As unconfirmed reports surfaced that a draft of an Iran nuclear deal was being circulated among the parties to international negotiations in Switzerland, U.S. lawmakers at a hearing Thursday in Washington seemed to grow increasingly nervous.
Officials told the Associated Press that the U.S. and Iran were drafting elements of a nuclear deal that committed Tehran to a 40 percent cut in the number of machines it could use to make an atomic bomb. In return, the officials said, Iran would get quick relief from some crippling economic sanctions and a partial lifting of a U.N. embargo on conventional arms.
Later in the day, State Department spokesperson Jen Psaki dismissed reports of a deal.
"The reports are inaccurate," she said. "There is no draft document being circulated. The fundamental framework issues are still under comprehensive discussion, and obviously that is what [Secretary of State John Kerry] is focused on now."
Kerry has been in Switzerland this week, meeting with his Iranian counterpart as the United States and its partner countries — Britain, Russia, China, France and Germany — try to reach an outline of an agreement before March 31. The deadline for a comprehensive agreement is the end of June.
Letter to Obama
At a contentious House Foreign Affairs Committee hearing on the Iran nuclear talks, several lawmakers insisted that Congress’ role in the negotiating process must not be marginalized.
Represenative Eliot Engel of New York, the ranking Democrat on the committee, said he and Republican Chairman Ed Royce of California were sending a letter to President Barack Obama expressing their concerns about what needs to be in an Iran nuclear deal.
A draft of the letter emphasizes that permanent sanctions relief, which Iran has repeatedly requested during the Geneva negotiations, would require new legislation.
"In reviewing such an agreement, Congress must be convinced that its terms foreclose any pathway to a bomb," the lawmakers wrote, adding that "Iran's role in fomenting instability in the region ... demonstrates the risks of negotiating with a partner we cannot trust."
A spokesman for Engel told VOA that 363 House members, Republicans and Democrats, signed the letter.
"It’s truly a very bipartisan letter expressing Congress’ strong feelings about things that need to be in the agreement," Engel said during the committee hearing. "Congress really needs to play a very active and vital role in this whole process, and any attempts to sidestep Congress will be resisted on both sides of the aisle [ by both Democrats and Republicans]."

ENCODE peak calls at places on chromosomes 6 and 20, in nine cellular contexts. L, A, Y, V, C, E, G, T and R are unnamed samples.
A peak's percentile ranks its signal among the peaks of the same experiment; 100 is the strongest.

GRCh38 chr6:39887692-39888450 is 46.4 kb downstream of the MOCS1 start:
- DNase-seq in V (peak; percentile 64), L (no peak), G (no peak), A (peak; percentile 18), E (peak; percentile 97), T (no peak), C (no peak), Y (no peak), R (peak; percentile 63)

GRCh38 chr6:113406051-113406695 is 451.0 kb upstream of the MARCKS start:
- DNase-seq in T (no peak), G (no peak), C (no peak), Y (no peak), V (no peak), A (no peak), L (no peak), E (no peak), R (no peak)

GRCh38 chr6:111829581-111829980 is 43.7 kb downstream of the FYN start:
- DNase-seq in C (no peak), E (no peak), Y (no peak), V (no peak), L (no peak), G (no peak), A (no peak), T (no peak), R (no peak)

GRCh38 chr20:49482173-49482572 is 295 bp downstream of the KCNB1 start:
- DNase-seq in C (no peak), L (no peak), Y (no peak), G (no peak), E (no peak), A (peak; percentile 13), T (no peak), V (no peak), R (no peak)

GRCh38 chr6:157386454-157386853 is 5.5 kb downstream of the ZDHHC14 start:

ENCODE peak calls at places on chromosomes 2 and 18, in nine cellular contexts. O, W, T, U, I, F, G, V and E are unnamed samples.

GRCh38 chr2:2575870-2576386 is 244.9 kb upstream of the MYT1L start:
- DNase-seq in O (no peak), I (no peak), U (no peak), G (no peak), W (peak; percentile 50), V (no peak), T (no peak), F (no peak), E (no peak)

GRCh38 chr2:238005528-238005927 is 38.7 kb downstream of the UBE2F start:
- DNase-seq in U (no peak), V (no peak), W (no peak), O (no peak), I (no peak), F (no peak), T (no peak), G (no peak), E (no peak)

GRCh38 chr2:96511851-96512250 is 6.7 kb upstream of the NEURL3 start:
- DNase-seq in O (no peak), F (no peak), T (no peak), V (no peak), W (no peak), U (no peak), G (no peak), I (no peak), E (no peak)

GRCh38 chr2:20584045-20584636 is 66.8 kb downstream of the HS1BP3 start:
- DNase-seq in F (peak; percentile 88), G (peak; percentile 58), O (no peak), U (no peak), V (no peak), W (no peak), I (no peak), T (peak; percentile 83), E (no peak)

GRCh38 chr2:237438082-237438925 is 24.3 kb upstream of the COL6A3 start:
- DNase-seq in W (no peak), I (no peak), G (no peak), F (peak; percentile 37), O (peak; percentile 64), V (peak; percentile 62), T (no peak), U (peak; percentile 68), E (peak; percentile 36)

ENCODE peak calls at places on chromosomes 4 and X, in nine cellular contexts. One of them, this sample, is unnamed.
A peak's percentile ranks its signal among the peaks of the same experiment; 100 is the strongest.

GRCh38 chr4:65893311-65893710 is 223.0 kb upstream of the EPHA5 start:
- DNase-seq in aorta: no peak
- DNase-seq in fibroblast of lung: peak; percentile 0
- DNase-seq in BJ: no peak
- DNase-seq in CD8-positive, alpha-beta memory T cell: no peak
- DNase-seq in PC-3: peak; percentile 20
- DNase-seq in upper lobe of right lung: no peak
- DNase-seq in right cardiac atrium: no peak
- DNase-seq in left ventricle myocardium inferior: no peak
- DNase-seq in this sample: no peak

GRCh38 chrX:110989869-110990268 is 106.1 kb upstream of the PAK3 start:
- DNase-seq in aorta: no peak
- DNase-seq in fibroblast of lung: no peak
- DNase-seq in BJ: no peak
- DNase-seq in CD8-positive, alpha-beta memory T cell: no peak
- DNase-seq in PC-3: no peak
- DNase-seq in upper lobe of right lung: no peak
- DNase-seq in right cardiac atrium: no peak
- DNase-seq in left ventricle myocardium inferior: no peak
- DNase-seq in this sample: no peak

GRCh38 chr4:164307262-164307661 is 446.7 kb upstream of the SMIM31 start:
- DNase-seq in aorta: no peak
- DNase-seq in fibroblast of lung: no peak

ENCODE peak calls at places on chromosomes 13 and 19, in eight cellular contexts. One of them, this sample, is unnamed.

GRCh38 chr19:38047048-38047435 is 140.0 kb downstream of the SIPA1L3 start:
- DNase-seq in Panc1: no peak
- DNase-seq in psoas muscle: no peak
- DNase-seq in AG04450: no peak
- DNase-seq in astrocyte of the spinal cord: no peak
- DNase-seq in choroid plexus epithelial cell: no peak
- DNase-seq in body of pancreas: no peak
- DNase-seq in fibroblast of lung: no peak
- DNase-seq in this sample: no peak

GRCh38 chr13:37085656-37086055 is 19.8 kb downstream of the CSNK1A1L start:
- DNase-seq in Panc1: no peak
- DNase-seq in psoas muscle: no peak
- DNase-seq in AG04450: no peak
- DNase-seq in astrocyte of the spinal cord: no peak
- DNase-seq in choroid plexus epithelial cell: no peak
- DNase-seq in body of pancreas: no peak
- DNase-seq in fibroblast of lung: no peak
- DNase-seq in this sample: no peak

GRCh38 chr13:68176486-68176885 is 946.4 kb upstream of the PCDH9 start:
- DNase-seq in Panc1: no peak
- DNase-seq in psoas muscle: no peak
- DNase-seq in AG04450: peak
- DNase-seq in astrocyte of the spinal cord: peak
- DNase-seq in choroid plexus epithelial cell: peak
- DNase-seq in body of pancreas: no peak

The West has accused Iran of seeking nuclear weapons, but Iran insists its nuclear activity is solely for peaceful, civilian purposes, such as medical research and generating power.
The House letter came after a more controversial letter that was sent to Iranian leaders last week. That letter, signed by 47 Senate Republicans, cautioned Tehran that any deal might not last after Obama leaves office.
Democratic Representative Emanuel Cleaver of Missouri told VOA that he and many other Democrats signed the new House letter because they wanted the deal to be tough and to protect Israel’s security. But Cleaver said he was concerned about what he saw as efforts by some lawmakers to undermine Obama.
“I believe that we have not had this much congressional interference with any kind of major deal, particularly in the area of nuclear armament, in our history," he said.
Deputy Secretary of State Antony Blinken disappointed some on the committee by repeating the administration’s position that Congress should not interfere in the talks at this sensitive phase, and that its role would be to lift sanctions at a later time.
Tensions also flared over what Republicans saw as the Obama administration’s lukewarm response to Israeli Prime Minister Benjamin Netanyahu’s election win. Republican Representative Steve Chabot said, “President Obama clearly has disdain for the winner of the Israeli elections this week.”
That prompted this response by Blinken: “Congressman, in my judgment, no administration has done more for Israel’s security than this administration. If you look at the measures we have taken, the steps we have taken, to provide for Israel’s security ... they are exceptionally extraordinary, and indeed, Prime Minister Netanyahu has called them such.”
Call made to Netanyahu
The White House said Obama called Netanyahu on Thursday to congratulate him on his election victory. Officials said the president told Netanyahu that the U.S. valued its close security cooperation and long-standing partnership with Israel. The issue of U.S. nuclear negotiations with Iran also was discussed, they said, with Obama telling the Israeli leader the U.S. was focused on reaching a comprehensive nuclear deal with Iran.
Some Democratic members say Netanyahu insulted Obama when he spoke to a joint meeting of Congress earlier this month without consulting the White House first. Netanyahu used the speech to warn members of Congress about what he called a bad deal with Iran.
Democratic Representative Gerry Connolly of Virginia said Republicans should not blame Obama, adding that friends do not treat friends the way Netanyahu treated Obama with the recent visit.